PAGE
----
R1: Reading Response

The most striking part of the readings for this week, in my opinion, was the breadth of styles and practices that could arguably be called improvisation. We get to see that improvisation isn’t really a single concept. Rather, it is a tangled web of history, tradition, race politics, biases and competing ideologies.

The most general (and least illuminating) conception of improvisation was put forward in Pauline Oliveros’ keynote address titled ‘Quantum Improvisation: The Cybernetic Presence’. This speech was a hodgepodge of speculation and opinion. Oliveros’ conception of free improvisation is merely when “nothing is known about the music before it happens”. This makes sense when we consider her overall aim, which was to speculate about the future role of technology and artificial intelligence in music performance, especially improvisation. She contrasts free improvisation with historical improvisation in which “the course is charted or set by the conventions and codifications of the style”. This is similar to the “motif” theory discussed by George Lewis (in that both assume that the improvisation is following some common practice that is essentially cultural), however, while Lewis’ aims tended more towards ethnomusicology, Oliveros’ final goal was a discussion of pedagogy. She seems to believe that historical improvisation is something that doesn’t need the creativity and active participation of the musician. She cites the software Improvisor, which can create original music in idioms ranging from Bach to Charlie Parker. It is in free improvisation that the originality and personality of the musician actually emerges. She concludes by calling for a revolution in music pedagogy which fosters innovation and creative problem solving (Improvatories as opposed to Conservatories). None of this was either particularly coherent or revolutionary.

The main interest derived from Oliveros’ address is its use as a foil to the essay by Cornelius Cardew titled “Towards an Ethic of Improvisation”. Already we are intrigued by the choice of the word ‘ethic’. His seemingly contradictory assertions that “when you play music, you are the music”, and that it is “the natural environment itself giving birth to something, which you then carry as a burden; you are the medium of the music” explains his two assertions that improvisation requires “moral discipline” and that it is “impossible to record” (vastly different from Oliveros’ opinions on the subject). Improvisation for Cardew is this intimate relationship between a musician and his or her environment (therefore, inevitably, the audience), embodied in his metaphor of a person discovering a city, and slowly becoming a native. At this point, Cardew also specifies that the improvisation he is referring to is that without any formal boundaries, therefore the removal of a formal notation system is the first step in this direction. This leads to him giving up on a formal musical education altogether, rather than seeking to reform the system, like Oliveros.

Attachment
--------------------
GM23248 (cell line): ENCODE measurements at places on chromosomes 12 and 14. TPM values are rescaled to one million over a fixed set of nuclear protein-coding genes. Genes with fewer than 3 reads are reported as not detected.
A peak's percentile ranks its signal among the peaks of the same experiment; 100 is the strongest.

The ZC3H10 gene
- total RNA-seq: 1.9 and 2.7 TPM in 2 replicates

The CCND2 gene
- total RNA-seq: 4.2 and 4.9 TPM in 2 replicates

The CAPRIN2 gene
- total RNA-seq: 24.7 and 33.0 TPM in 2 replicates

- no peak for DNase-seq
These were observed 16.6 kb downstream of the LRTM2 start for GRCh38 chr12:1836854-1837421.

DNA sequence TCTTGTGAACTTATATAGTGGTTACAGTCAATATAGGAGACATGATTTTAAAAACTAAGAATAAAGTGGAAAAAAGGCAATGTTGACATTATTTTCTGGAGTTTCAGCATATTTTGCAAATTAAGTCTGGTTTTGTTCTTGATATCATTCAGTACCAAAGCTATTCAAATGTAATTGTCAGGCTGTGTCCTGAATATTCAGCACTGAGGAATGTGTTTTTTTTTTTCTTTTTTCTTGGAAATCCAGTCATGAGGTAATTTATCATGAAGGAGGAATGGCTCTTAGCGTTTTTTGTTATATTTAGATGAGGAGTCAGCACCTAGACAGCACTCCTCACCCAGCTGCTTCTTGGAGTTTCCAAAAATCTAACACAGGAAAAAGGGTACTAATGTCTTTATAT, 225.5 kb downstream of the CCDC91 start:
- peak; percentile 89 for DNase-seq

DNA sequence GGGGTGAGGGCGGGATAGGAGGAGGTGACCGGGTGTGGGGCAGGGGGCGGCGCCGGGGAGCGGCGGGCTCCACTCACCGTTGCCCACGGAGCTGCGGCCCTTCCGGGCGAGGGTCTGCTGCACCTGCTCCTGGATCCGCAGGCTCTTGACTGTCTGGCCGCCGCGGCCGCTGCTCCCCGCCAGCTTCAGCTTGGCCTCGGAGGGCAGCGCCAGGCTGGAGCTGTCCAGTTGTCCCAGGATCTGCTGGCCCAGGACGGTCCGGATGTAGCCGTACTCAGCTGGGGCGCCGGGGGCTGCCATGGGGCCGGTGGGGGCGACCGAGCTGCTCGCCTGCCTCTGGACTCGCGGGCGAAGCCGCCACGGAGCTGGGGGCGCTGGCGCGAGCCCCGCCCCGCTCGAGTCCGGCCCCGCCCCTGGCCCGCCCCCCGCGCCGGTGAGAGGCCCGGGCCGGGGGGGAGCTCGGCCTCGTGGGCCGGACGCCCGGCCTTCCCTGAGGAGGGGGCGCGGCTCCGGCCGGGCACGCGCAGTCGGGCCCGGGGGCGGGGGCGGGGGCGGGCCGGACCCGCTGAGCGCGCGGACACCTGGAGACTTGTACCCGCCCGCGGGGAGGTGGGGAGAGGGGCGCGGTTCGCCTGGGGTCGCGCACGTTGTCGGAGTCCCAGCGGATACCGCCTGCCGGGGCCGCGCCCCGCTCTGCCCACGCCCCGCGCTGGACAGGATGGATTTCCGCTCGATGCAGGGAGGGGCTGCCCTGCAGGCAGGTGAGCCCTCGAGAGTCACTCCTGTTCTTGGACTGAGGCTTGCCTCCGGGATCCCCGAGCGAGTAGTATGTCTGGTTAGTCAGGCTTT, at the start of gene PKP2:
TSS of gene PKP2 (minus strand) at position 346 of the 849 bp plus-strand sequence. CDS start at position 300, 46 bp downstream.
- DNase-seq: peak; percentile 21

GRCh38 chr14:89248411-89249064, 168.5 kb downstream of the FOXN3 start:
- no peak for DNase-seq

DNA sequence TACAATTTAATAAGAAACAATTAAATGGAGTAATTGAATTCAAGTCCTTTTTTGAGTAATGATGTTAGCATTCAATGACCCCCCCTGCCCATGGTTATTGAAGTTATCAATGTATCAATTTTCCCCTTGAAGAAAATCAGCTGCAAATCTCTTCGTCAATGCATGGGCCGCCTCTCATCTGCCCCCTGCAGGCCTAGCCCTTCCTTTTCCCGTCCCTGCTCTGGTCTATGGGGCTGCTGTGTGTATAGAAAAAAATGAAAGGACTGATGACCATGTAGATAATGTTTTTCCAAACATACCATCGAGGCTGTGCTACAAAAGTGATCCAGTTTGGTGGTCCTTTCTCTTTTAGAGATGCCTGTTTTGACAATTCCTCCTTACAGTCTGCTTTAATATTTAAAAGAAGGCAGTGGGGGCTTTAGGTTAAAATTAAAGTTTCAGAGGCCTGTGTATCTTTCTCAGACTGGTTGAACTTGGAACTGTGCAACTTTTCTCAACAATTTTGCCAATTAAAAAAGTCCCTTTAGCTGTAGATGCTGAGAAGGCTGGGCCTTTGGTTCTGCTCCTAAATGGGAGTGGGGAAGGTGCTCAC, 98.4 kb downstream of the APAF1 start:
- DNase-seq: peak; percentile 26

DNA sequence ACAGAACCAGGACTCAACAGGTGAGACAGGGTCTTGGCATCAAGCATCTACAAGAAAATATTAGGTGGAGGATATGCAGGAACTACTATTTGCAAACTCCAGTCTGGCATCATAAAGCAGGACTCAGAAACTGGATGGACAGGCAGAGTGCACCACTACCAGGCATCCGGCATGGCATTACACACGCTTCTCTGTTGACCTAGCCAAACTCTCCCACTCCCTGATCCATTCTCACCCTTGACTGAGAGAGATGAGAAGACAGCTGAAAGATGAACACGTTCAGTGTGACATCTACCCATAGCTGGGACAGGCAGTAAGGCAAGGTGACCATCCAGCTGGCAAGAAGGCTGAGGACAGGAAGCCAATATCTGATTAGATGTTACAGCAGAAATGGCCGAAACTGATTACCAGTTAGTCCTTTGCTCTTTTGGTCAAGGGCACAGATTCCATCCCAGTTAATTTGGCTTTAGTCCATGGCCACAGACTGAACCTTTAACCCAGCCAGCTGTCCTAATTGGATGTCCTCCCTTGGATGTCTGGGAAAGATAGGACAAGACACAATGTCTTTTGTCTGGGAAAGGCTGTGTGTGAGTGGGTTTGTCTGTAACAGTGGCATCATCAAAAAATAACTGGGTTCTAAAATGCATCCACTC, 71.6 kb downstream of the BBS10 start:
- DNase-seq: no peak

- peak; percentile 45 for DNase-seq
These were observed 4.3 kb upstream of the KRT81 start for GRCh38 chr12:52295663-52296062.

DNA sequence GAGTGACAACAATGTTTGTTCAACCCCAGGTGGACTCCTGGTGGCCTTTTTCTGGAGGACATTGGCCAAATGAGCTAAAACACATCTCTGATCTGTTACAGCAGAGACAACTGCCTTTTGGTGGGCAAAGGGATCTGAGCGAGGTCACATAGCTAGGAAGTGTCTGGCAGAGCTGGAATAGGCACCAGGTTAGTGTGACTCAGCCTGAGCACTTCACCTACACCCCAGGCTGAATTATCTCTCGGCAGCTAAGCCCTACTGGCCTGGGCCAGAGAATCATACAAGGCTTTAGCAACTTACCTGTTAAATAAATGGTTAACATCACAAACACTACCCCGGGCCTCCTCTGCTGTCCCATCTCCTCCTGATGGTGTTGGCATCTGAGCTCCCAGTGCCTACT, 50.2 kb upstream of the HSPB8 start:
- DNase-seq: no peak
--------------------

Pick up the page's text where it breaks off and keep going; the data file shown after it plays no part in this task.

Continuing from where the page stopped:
Finally, the paper by George Lewis titled “Improvised Music after 1950: Afrological and Eurological Perspectives” puts the opinions of Cardew in cultural perspective. Cardew’s push towards free improvisation with no formal boundaries and a lack of personal narrative in the performance is part of a general cultural climate in the Eurological musical tradition, initiated by John Cage with his ideas of indeterminacy and aleatoric music. Lewis then compares these ideas of improvisation with, and charts their evolution from the Afrological tradition of jazz improvisation.

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